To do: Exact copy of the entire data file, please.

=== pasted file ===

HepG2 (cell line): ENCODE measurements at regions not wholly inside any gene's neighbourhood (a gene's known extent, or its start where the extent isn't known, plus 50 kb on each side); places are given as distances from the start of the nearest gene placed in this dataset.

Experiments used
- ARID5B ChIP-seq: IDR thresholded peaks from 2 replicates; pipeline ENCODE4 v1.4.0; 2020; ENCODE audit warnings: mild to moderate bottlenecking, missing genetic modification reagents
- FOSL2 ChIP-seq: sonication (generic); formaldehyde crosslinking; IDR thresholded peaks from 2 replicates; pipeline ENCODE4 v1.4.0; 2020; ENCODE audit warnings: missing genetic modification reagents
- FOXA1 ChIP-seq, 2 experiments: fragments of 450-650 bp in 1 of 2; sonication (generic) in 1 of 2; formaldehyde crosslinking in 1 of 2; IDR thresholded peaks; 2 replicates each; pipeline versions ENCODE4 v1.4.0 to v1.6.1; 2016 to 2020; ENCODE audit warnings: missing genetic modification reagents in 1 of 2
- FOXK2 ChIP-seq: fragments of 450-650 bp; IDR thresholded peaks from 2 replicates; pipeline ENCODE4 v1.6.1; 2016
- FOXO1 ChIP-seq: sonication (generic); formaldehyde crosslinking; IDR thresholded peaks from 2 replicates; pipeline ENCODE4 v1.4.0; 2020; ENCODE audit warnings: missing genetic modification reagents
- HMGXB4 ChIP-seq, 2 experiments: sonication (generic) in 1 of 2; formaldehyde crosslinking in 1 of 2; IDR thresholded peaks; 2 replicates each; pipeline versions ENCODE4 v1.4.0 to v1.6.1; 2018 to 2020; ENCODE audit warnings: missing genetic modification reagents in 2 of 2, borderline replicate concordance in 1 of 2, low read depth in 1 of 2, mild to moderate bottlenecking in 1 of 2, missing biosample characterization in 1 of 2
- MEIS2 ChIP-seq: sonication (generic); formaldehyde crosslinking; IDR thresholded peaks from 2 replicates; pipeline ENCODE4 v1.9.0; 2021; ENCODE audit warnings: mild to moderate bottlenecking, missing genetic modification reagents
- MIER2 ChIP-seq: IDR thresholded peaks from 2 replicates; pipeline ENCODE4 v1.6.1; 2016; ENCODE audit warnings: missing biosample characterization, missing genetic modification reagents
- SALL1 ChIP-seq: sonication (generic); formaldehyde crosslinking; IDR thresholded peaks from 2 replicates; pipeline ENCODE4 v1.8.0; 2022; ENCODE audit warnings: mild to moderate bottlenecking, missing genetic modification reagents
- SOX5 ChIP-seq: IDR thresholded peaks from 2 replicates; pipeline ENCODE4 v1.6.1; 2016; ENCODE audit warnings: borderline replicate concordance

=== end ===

HepG2 (cell line): ENCODE measurements at regions not wholly inside any gene's neighbourhood (a gene's known extent, or its start where the extent isn't known, plus 50 kb on each side); places are given as distances from the start of the nearest gene placed in this dataset.

Experiments used
- ARID5B ChIP-seq: IDR thresholded peaks from 2 replicates; pipeline ENCODE4 v1.4.0; 2020; ENCODE audit warnings: mild to moderate bottlenecking, missing genetic modification reagents
- FOSL2 ChIP-seq: sonication (generic); formaldehyde crosslinking; IDR thresholded peaks from 2 replicates; pipeline ENCODE4 v1.4.0; 2020; ENCODE audit warnings: missing genetic modification reagents
- FOXA1 ChIP-seq, 2 experiments: fragments of 450-650 bp in 1 of 2; sonication (generic) in 1 of 2; formaldehyde crosslinking in 1 of 2; IDR thresholded peaks; 2 replicates each; pipeline versions ENCODE4 v1.4.0 to v1.6.1; 2016 to 2020; ENCODE audit warnings: missing genetic modification reagents in 1 of 2
- FOXK2 ChIP-seq: fragments of 450-650 bp; IDR thresholded peaks from 2 replicates; pipeline ENCODE4 v1.6.1; 2016
- FOXO1 ChIP-seq: sonication (generic); formaldehyde crosslinking; IDR thresholded peaks from 2 replicates; pipeline ENCODE4 v1.4.0; 2020; ENCODE audit warnings: missing genetic modification reagents
- HMGXB4 ChIP-seq, 2 experiments: sonication (generic) in 1 of 2; formaldehyde crosslinking in 1 of 2; IDR thresholded peaks; 2 replicates each; pipeline versions ENCODE4 v1.4.0 to v1.6.1; 2018 to 2020; ENCODE audit warnings: missing genetic modification reagents in 2 of 2, borderline replicate concordance in 1 of 2, low read depth in 1 of 2, mild to moderate bottlenecking in 1 of 2, missing biosample characterization in 1 of 2
- MEIS2 ChIP-seq: sonication (generic); formaldehyde crosslinking; IDR thresholded peaks from 2 replicates; pipeline ENCODE4 v1.9.0; 2021; ENCODE audit warnings: mild to moderate bottlenecking, missing genetic modification reagents
- MIER2 ChIP-seq: IDR thresholded peaks from 2 replicates; pipeline ENCODE4 v1.6.1; 2016; ENCODE audit warnings: missing biosample characterization, missing genetic modification reagents
- SALL1 ChIP-seq: sonication (generic); formaldehyde crosslinking; IDR thresholded peaks from 2 replicates; pipeline ENCODE4 v1.8.0; 2022; ENCODE audit warnings: mild to moderate bottlenecking, missing genetic modification reagents
- SOX5 ChIP-seq: IDR thresholded peaks from 2 replicates; pipeline ENCODE4 v1.6.1; 2016; ENCODE audit warnings: borderline replicate concordance